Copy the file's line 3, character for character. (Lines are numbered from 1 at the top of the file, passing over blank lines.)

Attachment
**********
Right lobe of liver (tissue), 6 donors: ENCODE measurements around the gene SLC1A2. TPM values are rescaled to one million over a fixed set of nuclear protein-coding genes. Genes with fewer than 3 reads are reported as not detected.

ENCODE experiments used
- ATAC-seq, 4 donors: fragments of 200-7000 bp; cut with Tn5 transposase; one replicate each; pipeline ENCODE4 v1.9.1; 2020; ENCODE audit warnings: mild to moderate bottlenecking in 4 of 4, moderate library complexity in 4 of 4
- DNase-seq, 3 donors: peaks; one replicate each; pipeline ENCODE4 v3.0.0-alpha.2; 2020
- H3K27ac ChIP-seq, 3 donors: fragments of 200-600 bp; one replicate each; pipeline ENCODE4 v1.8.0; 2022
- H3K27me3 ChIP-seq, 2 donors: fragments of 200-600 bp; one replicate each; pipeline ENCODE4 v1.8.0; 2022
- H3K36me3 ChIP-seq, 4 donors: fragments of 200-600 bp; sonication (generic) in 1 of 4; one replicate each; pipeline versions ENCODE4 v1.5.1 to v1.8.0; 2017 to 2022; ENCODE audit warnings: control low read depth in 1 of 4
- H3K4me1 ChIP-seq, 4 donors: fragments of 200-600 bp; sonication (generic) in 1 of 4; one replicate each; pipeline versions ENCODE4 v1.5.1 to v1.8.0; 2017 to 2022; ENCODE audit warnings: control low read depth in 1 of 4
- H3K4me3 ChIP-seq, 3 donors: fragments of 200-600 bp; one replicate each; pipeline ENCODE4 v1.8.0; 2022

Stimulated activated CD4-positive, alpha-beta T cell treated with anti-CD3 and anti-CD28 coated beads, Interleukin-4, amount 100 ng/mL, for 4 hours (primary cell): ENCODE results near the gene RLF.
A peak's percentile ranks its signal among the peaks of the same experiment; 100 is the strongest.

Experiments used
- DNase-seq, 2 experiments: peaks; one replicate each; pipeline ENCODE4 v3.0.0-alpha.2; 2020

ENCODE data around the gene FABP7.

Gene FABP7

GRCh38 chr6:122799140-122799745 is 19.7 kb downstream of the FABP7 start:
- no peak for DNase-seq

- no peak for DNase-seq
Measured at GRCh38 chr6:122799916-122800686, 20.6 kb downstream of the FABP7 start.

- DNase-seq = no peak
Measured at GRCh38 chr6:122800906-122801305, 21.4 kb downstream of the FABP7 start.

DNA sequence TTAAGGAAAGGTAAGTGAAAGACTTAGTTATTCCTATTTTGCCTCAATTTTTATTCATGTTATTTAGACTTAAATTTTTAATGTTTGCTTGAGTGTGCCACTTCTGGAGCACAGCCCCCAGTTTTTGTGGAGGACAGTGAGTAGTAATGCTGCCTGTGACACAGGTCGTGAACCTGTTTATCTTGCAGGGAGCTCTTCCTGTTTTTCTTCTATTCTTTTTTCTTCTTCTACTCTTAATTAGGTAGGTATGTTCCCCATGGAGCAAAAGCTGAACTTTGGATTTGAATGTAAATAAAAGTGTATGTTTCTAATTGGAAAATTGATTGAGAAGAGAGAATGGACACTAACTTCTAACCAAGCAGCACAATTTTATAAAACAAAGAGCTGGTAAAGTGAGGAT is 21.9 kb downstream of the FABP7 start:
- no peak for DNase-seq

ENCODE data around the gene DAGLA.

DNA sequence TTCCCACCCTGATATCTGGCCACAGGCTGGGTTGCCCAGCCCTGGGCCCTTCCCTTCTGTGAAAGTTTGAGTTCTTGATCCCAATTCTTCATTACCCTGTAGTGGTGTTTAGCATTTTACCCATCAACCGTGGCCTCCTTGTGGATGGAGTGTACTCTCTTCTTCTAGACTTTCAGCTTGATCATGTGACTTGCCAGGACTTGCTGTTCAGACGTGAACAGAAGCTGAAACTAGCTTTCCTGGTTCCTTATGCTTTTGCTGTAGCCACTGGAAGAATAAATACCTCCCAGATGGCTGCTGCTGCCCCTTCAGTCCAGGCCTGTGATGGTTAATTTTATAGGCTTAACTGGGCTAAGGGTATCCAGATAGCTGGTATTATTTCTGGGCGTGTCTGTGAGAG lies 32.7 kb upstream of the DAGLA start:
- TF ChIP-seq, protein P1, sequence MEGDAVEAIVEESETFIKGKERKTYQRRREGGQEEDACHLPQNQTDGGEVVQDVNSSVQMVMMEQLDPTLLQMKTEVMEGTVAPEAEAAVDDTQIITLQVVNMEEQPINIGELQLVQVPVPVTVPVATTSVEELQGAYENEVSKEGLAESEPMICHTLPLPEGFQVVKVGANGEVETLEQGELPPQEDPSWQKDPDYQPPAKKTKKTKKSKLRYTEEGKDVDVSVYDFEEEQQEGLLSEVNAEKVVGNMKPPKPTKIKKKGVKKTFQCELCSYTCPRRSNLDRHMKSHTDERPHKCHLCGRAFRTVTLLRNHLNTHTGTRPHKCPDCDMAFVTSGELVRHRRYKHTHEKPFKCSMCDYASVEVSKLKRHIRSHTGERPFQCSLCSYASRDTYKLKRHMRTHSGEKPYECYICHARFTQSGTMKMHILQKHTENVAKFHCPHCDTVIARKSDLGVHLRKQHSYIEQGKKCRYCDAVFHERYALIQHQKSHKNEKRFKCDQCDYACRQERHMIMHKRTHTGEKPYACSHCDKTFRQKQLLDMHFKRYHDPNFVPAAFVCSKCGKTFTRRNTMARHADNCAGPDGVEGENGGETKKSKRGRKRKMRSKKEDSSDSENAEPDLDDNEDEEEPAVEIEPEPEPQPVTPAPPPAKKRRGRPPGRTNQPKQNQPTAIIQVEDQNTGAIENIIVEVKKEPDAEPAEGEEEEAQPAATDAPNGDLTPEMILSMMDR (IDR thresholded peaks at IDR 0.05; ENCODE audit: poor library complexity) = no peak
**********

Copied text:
- ATAC-seq, 4 donors: fragments of 200-7000 bp; cut with Tn5 transposase; one replicate each; pipeline ENCODE4 v1.9.1; 2020; ENCODE audit warnings: mild to moderate bottlenecking in 4 of 4, moderate library complexity in 4 of 4